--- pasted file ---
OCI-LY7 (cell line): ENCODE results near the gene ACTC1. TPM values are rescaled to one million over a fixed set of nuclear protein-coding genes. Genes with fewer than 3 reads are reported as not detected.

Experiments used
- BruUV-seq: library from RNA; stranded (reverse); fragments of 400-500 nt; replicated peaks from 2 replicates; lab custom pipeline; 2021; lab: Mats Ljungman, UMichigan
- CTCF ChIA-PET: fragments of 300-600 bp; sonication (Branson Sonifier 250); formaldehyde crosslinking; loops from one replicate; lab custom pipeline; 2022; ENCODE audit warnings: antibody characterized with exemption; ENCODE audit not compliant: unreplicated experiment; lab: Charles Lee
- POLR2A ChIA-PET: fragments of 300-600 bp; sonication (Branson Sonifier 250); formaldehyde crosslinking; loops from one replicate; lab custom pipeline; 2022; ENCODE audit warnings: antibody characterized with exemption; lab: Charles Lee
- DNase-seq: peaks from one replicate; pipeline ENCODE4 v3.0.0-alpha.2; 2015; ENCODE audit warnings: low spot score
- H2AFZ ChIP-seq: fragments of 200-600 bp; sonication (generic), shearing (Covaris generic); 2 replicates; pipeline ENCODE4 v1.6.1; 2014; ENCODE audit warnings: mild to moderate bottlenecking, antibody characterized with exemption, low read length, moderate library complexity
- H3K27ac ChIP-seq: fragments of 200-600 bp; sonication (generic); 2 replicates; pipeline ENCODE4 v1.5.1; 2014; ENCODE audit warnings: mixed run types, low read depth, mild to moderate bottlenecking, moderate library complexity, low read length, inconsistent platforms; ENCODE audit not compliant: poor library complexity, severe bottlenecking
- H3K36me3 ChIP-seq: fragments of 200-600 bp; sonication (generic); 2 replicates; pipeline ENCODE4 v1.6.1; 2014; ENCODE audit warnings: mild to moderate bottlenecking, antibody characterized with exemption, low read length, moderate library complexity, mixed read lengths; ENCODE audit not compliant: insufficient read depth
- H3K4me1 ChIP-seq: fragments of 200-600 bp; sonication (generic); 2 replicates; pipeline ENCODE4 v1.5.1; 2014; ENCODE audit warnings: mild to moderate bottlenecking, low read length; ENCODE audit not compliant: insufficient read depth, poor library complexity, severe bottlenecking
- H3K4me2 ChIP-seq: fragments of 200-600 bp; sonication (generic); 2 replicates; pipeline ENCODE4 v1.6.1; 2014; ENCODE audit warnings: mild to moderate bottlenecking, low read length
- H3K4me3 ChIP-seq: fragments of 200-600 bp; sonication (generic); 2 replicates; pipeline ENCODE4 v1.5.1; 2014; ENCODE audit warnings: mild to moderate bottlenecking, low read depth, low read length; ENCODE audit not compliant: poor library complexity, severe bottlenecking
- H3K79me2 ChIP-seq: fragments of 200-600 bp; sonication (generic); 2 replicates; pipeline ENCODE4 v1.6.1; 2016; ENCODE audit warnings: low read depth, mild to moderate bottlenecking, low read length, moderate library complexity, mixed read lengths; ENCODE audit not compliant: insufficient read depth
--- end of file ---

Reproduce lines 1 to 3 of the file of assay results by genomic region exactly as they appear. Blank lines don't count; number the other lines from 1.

OCI-LY7 (cell line): ENCODE results near the gene ACTC1. TPM values are rescaled to one million over a fixed set of nuclear protein-coding genes. Genes with fewer than 3 reads are reported as not detected.

Experiments used
- BruUV-seq: library from RNA; stranded (reverse); fragments of 400-500 nt; replicated peaks from 2 replicates; lab custom pipeline; 2021; lab: Mats Ljungman, UMichigan